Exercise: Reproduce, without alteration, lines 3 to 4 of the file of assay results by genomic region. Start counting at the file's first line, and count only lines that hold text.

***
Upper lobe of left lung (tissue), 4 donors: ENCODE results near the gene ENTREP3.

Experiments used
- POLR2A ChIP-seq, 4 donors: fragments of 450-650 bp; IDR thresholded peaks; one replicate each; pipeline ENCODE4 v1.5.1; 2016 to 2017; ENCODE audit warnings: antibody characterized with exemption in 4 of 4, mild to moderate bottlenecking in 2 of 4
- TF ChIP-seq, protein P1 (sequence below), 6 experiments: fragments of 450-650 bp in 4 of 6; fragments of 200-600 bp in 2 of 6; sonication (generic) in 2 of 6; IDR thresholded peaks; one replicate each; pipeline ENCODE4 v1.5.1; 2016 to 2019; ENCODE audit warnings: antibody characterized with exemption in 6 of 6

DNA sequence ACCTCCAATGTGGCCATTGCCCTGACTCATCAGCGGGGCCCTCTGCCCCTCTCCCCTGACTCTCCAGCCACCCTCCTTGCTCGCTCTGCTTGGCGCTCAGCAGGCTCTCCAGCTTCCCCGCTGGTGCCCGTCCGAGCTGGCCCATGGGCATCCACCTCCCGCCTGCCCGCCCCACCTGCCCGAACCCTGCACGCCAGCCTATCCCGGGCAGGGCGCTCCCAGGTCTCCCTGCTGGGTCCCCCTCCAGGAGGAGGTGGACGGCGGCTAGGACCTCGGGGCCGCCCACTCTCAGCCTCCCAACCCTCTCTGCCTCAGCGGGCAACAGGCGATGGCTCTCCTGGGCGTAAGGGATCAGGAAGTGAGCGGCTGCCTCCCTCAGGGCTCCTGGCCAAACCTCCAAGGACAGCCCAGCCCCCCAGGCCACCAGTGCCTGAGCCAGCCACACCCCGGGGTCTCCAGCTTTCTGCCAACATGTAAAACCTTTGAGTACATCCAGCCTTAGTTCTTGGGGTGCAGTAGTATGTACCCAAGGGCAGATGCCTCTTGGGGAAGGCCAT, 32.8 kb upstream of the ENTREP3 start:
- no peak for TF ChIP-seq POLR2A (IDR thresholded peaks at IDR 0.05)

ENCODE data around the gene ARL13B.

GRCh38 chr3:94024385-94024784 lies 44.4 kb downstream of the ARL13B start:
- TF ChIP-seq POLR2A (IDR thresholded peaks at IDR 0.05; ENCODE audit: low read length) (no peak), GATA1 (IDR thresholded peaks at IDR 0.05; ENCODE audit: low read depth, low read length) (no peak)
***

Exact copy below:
- POLR2A ChIP-seq, 4 donors: fragments of 450-650 bp; IDR thresholded peaks; one replicate each; pipeline ENCODE4 v1.5.1; 2016 to 2017; ENCODE audit warnings: antibody characterized with exemption in 4 of 4, mild to moderate bottlenecking in 2 of 4
- TF ChIP-seq, protein P1 (sequence below), 6 experiments: fragments of 450-650 bp in 4 of 6; fragments of 200-600 bp in 2 of 6; sonication (generic) in 2 of 6; IDR thresholded peaks; one replicate each; pipeline ENCODE4 v1.5.1; 2016 to 2019; ENCODE audit warnings: antibody characterized with exemption in 6 of 6